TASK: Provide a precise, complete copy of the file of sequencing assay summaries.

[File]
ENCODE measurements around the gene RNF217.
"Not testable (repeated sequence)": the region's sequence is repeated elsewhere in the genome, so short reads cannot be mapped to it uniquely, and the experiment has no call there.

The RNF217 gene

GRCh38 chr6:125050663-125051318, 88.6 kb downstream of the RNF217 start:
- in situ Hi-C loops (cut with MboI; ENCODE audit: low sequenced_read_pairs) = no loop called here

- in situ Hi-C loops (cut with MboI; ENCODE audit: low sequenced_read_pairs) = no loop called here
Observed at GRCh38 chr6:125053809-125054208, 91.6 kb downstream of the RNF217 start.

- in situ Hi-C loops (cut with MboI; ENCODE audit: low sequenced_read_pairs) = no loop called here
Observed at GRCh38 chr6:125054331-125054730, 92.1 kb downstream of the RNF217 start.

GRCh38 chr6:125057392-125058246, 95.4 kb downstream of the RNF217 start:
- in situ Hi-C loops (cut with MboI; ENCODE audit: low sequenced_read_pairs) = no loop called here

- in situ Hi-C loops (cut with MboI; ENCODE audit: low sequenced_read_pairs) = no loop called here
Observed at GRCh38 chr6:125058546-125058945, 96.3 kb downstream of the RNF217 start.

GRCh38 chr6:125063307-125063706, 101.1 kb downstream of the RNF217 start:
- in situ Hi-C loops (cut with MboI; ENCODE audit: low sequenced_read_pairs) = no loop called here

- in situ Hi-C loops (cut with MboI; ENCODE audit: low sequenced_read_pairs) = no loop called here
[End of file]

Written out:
ENCODE measurements around the gene RNF217.
"Not testable (repeated sequence)": the region's sequence is repeated elsewhere in the genome, so short reads cannot be mapped to it uniquely, and the experiment has no call there.

The RNF217 gene

GRCh38 chr6:125050663-125051318, 88.6 kb downstream of the RNF217 start:
- in situ Hi-C loops (cut with MboI; ENCODE audit: low sequenced_read_pairs) = no loop called here

- in situ Hi-C loops (cut with MboI; ENCODE audit: low sequenced_read_pairs) = no loop called here
Observed at GRCh38 chr6:125053809-125054208, 91.6 kb downstream of the RNF217 start.

- in situ Hi-C loops (cut with MboI; ENCODE audit: low sequenced_read_pairs) = no loop called here
Observed at GRCh38 chr6:125054331-125054730, 92.1 kb downstream of the RNF217 start.

GRCh38 chr6:125057392-125058246, 95.4 kb downstream of the RNF217 start:
- in situ Hi-C loops (cut with MboI; ENCODE audit: low sequenced_read_pairs) = no loop called here

- in situ Hi-C loops (cut with MboI; ENCODE audit: low sequenced_read_pairs) = no loop called here
Observed at GRCh38 chr6:125058546-125058945, 96.3 kb downstream of the RNF217 start.

GRCh38 chr6:125063307-125063706, 101.1 kb downstream of the RNF217 start:
- in situ Hi-C loops (cut with MboI; ENCODE audit: low sequenced_read_pairs) = no loop called here

- in situ Hi-C loops (cut with MboI; ENCODE audit: low sequenced_read_pairs) = no loop called here